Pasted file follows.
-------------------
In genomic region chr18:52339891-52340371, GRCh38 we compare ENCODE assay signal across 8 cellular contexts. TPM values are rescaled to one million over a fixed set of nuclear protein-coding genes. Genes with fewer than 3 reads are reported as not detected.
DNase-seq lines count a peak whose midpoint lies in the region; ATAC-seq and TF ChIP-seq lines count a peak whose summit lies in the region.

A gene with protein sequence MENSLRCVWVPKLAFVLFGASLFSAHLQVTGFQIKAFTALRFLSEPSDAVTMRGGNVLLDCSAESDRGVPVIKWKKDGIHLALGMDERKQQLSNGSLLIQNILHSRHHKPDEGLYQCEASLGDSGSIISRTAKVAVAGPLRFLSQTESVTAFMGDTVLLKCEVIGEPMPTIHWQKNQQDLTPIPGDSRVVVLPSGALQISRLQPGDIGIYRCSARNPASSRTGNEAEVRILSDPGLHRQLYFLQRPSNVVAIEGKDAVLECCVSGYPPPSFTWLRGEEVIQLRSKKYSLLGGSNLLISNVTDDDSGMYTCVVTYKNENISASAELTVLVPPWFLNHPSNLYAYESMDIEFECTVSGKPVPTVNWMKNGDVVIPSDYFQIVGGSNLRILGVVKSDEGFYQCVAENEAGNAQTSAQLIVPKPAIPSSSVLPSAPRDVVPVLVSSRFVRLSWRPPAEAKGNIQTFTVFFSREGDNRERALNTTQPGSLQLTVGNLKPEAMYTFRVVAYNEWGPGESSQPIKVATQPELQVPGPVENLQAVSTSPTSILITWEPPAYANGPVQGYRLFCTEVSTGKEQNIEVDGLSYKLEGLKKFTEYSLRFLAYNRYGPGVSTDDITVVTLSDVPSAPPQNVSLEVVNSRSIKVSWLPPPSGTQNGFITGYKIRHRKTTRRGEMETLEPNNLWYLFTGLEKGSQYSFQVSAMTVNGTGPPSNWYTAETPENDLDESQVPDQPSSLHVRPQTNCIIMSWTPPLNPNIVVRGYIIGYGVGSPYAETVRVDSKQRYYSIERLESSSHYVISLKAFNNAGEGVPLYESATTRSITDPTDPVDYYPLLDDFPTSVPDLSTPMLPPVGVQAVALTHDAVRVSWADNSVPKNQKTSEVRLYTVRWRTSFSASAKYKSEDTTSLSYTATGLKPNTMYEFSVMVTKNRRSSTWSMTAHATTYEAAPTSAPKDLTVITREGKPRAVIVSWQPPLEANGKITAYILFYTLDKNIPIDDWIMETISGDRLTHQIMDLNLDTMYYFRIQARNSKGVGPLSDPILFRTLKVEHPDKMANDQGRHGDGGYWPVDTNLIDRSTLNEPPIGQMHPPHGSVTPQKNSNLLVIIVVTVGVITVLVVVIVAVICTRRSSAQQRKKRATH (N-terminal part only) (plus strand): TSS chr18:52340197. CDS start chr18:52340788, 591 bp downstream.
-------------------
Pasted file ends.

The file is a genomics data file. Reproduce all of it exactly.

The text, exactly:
In genomic region chr18:52339891-52340371, GRCh38 we compare ENCODE assay signal across 8 cellular contexts. TPM values are rescaled to one million over a fixed set of nuclear protein-coding genes. Genes with fewer than 3 reads are reported as not detected.
DNase-seq lines count a peak whose midpoint lies in the region; ATAC-seq and TF ChIP-seq lines count a peak whose summit lies in the region.

A gene with protein sequence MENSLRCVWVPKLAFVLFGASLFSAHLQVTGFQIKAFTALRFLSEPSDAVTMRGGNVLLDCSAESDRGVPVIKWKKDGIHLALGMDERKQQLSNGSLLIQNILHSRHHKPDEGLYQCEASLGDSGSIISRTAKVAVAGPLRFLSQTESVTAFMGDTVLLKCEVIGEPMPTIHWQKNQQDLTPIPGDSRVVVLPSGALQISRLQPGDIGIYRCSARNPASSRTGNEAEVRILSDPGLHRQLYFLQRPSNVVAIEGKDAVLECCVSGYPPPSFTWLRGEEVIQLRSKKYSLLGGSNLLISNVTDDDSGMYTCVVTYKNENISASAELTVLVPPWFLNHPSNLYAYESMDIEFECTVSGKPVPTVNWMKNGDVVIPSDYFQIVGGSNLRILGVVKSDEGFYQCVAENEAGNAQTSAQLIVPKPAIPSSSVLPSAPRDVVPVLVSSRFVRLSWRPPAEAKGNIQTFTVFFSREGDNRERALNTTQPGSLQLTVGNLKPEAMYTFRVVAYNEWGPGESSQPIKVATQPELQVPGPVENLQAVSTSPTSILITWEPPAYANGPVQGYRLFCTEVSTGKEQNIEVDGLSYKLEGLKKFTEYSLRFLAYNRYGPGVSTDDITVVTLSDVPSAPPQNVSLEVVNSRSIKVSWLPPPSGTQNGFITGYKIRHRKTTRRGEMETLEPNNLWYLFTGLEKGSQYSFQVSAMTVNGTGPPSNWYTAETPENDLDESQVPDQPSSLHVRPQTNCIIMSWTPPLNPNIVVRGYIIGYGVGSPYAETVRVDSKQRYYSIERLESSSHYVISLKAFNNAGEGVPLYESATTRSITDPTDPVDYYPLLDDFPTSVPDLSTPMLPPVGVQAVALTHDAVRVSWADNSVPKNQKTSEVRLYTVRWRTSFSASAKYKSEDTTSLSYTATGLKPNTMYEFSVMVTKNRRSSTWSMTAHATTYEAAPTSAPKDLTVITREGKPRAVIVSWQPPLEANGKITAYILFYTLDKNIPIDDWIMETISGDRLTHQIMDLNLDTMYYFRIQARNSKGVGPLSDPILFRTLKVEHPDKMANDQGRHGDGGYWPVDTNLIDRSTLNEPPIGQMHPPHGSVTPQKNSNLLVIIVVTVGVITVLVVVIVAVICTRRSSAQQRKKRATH (N-terminal part only) (plus strand): TSS chr18:52340197. CDS start chr18:52340788, 591 bp downstream.